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Kia donates two cars to SPSU School of Engineering

Kia donates two cars to SPSU School of Engineering

Kia car donation

The School of Engineering recently took delivery of two cars donated by the Kia Motors Manufacturing Facility in West Point, Ga. (Kia-Georgia). The vehicles will be used for hands-on research involving the university’s electrical, civil, mechanical, systems and mechatronics engineering programs, along with the electrical and computer engineering technology program.

Kia-Georgia has pledged to supply SPSU with cars every 12-24 months. This marks the establishment of a relationship that will have far-reaching benefits for SPSU students and faculty, according to Dr. Cyril Okhio, an associate professor in Electrical and Mechatronics Engineering who approached Georgia representatives of the South Korea-based auto maker on behalf of the university.

The relationship with Kia-Georgia “will have a long-term impact on the recruitment, nurturing, retention, graduation, placement and tracking of our engineering and engineering technology students,” he said. “It will also have a long-term impact on sharpening and renewing the teaching and research capabilities of our faculty members. And it will provide the university with much-needed teaching and research materials at little or no cost.”

Dr. Okhio is the faculty advisor for the campus chapter of the International Society of Automation (ISA) and the SPSU Undergraduate Research Club (URC). His goal in contacting Kia-Georgia was to arrange field trips for the organizations, and at the same time, pursue a training/education relationship with the company.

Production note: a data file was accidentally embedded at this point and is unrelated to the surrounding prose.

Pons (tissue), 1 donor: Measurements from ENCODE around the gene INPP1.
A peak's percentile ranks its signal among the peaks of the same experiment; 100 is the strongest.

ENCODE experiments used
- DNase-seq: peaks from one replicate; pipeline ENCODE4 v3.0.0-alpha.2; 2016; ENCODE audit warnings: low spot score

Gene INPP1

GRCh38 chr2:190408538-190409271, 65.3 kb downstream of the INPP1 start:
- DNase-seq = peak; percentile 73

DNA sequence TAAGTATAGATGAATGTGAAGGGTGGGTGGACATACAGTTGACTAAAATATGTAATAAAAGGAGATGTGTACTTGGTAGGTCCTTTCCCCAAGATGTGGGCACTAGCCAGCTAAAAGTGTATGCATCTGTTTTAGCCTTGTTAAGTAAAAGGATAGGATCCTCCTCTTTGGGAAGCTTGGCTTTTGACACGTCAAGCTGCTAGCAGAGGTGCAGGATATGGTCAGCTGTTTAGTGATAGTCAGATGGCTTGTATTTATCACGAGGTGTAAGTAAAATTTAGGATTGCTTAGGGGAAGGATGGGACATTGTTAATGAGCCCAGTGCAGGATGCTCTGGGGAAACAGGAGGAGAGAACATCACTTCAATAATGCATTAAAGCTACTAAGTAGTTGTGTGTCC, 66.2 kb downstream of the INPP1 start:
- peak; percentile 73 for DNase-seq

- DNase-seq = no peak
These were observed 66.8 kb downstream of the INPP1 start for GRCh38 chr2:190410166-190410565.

“During one of our field trips, Kia personnel expressed interest in collaborative work with Georgia universities, and especially with SPSU, because the SPSU graduates among their employees have been outperforming graduates from colleges both in Georgia and nation-wide,” said Dr. Okhio, noting that he spent 100 days helping to shape the agreement with Kia.

For SPSU, Dr. Okhio sees the relationship facilitating the growth of the School of Engineering’s applied research and education in five initial focus areas:

• vehicle thermal-cooling management research;

• vehicle dynamics and performance (vibration and noise);

• hybrid architecture, design and energy management optimization;

• hybrid and alternative fuel technologies; and

• vehicle computer-integrated manufacturing, protocol, architecture and logistics.

“Specific benefits to SPSU students include internships, co-op and employment opportunities close to home,” he added.